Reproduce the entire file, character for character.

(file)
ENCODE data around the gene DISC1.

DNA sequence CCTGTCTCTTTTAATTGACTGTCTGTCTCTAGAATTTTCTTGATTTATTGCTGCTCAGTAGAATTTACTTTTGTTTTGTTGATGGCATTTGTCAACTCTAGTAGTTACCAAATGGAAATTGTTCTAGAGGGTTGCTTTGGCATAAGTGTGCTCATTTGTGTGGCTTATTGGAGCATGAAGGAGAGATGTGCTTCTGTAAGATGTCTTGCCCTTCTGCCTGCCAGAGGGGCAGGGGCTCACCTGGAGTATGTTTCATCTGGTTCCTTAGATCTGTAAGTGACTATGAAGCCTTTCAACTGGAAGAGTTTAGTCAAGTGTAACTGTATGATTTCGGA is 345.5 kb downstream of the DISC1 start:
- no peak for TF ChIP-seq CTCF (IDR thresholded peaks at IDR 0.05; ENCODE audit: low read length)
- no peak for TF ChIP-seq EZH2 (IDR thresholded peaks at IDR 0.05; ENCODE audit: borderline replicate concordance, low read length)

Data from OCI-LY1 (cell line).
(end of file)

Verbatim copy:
ENCODE data around the gene DISC1.

DNA sequence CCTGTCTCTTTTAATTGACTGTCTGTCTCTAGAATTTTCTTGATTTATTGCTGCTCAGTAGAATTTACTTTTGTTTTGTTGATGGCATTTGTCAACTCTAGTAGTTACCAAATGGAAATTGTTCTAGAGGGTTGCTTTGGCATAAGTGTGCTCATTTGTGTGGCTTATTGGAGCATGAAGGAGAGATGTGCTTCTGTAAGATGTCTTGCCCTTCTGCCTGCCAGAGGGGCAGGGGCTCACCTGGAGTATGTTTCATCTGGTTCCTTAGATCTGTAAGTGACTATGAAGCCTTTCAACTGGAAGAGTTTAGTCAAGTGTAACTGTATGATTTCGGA is 345.5 kb downstream of the DISC1 start:
- no peak for TF ChIP-seq CTCF (IDR thresholded peaks at IDR 0.05; ENCODE audit: low read length)
- no peak for TF ChIP-seq EZH2 (IDR thresholded peaks at IDR 0.05; ENCODE audit: borderline replicate concordance, low read length)

Data from OCI-LY1 (cell line).